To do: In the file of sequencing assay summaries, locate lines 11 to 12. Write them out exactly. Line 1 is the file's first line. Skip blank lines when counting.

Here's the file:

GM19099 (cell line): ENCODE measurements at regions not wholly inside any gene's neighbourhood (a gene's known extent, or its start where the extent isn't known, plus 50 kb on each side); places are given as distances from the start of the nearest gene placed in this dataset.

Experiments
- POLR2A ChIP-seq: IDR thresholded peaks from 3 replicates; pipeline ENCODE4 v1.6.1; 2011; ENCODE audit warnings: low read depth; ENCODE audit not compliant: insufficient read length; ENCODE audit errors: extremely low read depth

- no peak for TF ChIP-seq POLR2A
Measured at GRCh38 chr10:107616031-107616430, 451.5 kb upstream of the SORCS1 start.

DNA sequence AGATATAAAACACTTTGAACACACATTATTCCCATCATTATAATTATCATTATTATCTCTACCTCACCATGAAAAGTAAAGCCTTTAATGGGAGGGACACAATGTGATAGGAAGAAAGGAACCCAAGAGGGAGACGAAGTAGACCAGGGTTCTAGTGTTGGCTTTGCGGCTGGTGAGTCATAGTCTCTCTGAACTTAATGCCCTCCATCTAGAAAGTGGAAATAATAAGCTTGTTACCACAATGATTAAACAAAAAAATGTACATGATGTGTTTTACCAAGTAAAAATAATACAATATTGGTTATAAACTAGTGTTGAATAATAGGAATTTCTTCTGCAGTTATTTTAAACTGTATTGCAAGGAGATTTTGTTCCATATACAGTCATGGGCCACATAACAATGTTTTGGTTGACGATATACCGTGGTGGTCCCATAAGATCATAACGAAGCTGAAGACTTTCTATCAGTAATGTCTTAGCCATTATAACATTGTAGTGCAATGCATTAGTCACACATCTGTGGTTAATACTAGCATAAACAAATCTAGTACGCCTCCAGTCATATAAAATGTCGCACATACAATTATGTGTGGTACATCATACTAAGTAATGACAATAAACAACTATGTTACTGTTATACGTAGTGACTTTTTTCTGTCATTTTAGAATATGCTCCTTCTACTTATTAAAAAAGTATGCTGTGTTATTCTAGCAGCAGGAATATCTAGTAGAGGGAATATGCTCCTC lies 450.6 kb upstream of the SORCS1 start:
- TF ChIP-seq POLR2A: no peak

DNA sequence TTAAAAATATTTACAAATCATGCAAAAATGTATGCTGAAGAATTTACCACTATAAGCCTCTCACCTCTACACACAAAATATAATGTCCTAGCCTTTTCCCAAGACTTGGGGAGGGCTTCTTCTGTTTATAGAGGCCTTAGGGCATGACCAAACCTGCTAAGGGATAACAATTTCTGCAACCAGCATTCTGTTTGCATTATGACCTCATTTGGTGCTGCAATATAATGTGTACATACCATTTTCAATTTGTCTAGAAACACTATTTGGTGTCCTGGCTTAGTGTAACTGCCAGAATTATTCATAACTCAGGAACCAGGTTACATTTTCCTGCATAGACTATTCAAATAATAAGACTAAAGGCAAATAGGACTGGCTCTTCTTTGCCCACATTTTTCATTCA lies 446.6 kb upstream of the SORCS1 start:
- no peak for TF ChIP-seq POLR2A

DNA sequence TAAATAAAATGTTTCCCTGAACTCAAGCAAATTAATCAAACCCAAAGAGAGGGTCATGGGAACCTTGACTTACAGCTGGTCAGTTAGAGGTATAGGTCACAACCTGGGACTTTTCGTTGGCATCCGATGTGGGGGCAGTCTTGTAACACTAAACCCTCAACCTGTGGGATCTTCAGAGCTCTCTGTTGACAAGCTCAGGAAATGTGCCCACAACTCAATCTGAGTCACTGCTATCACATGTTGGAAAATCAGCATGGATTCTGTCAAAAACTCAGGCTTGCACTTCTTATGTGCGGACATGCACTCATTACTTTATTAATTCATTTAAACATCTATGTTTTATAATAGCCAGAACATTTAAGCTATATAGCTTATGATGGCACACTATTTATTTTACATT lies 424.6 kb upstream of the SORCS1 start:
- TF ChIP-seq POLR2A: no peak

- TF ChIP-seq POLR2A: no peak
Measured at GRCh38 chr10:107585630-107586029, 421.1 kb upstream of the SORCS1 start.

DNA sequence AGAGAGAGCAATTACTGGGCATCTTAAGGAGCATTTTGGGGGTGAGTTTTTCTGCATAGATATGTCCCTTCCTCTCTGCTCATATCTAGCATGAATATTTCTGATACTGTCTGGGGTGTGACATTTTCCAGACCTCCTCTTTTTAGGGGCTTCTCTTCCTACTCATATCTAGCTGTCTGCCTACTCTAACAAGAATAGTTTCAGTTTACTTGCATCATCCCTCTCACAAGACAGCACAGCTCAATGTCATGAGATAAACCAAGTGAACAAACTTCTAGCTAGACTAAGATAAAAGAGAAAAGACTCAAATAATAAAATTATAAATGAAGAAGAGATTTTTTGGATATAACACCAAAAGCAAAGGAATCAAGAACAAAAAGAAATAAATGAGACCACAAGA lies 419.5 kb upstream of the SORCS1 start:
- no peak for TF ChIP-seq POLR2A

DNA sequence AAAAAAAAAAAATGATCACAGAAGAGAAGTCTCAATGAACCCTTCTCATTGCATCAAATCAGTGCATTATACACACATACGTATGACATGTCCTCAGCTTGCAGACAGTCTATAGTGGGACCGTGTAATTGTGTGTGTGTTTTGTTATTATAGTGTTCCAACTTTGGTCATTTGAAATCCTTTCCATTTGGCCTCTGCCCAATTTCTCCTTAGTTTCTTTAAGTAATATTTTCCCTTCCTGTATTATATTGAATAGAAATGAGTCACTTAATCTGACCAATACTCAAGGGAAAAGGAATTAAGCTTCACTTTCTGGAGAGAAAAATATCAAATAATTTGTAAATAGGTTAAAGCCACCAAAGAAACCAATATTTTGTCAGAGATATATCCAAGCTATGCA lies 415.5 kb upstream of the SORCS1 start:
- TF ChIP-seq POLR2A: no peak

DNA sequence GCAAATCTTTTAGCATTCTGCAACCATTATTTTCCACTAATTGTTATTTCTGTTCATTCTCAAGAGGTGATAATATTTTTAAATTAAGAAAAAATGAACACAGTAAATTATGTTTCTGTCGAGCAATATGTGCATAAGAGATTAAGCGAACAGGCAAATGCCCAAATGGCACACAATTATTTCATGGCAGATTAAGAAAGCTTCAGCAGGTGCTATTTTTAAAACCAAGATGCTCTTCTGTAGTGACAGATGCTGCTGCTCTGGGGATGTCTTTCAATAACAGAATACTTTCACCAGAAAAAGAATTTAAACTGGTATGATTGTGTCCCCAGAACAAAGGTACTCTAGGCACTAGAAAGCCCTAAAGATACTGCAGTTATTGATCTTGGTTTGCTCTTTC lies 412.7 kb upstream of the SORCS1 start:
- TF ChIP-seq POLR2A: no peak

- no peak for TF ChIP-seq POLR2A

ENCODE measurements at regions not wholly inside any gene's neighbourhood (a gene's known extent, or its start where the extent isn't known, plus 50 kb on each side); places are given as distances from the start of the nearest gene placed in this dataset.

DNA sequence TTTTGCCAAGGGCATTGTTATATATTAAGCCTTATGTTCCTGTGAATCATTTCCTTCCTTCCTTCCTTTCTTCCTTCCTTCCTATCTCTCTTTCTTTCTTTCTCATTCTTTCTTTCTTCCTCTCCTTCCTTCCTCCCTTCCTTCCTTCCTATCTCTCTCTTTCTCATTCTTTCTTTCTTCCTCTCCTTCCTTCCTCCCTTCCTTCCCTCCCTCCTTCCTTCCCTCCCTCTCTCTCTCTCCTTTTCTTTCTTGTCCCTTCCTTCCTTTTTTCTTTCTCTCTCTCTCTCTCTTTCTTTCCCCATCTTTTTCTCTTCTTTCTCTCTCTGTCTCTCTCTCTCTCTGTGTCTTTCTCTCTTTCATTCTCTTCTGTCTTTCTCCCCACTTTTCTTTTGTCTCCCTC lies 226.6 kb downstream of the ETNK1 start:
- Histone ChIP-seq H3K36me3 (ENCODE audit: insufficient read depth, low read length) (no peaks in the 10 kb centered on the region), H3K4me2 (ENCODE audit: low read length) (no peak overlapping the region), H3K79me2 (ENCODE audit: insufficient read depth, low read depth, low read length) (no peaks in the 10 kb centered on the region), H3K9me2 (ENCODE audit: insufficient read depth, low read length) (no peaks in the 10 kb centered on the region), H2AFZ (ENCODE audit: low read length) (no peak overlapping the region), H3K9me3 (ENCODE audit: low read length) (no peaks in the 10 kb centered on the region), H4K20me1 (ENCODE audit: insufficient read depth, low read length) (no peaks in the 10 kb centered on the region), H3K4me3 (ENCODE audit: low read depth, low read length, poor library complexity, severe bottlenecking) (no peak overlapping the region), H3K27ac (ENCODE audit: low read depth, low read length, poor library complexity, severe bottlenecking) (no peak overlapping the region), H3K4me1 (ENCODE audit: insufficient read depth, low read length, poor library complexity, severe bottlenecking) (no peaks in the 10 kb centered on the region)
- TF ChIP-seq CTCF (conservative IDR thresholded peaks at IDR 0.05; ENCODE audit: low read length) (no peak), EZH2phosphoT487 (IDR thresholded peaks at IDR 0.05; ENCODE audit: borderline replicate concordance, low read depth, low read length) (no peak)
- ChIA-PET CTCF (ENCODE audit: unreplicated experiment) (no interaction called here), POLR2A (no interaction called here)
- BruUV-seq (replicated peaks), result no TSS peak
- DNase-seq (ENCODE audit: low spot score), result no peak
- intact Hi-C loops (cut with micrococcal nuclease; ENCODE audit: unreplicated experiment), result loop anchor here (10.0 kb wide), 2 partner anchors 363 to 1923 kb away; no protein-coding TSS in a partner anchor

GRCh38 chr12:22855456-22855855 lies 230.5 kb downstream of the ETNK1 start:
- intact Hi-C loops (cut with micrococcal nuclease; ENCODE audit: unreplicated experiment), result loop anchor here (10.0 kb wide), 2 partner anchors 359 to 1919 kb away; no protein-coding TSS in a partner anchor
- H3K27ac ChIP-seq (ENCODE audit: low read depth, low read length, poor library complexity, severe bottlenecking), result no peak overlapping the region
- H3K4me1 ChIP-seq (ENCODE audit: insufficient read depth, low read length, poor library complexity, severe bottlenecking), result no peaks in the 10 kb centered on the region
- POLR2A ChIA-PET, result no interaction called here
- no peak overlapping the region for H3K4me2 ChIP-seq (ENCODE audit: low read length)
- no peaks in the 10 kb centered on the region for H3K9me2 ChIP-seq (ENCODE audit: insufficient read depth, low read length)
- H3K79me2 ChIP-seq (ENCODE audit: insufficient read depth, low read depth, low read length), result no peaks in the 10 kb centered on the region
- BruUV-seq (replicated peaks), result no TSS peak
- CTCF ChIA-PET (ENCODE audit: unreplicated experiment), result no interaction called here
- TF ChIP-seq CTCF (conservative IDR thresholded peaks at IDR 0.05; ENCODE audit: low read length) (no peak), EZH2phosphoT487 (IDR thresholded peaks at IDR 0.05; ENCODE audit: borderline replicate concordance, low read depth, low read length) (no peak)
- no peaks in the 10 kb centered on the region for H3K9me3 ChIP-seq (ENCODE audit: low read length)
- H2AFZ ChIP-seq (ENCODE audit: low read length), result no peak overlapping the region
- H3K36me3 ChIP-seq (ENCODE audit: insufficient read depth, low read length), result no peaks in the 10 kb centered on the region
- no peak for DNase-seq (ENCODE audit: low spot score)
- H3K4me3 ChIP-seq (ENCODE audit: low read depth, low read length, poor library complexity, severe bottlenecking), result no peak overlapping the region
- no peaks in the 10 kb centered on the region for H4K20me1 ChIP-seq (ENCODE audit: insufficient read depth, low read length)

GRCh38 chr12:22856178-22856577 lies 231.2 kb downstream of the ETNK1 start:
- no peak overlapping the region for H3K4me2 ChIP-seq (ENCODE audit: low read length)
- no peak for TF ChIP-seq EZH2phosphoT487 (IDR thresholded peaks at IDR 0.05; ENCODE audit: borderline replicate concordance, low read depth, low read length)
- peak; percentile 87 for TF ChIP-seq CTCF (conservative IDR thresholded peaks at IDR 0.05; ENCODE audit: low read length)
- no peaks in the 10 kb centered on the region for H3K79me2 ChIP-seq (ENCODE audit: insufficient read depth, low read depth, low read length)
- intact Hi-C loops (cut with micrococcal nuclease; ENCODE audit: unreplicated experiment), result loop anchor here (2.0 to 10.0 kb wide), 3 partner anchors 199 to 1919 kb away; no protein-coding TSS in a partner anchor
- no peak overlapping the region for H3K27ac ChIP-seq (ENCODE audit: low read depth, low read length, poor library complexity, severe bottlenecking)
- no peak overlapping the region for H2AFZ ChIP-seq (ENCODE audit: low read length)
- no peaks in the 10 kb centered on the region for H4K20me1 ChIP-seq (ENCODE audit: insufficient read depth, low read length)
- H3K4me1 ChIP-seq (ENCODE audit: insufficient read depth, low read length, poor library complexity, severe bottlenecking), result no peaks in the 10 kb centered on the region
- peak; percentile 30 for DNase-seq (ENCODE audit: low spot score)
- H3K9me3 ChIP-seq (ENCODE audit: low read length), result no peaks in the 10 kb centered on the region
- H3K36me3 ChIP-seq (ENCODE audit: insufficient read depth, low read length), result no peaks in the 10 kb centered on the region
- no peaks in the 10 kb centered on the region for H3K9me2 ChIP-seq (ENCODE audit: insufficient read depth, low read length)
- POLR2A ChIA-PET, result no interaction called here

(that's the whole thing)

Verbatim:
- TF ChIP-seq POLR2A: no peak

- TF ChIP-seq POLR2A: no peak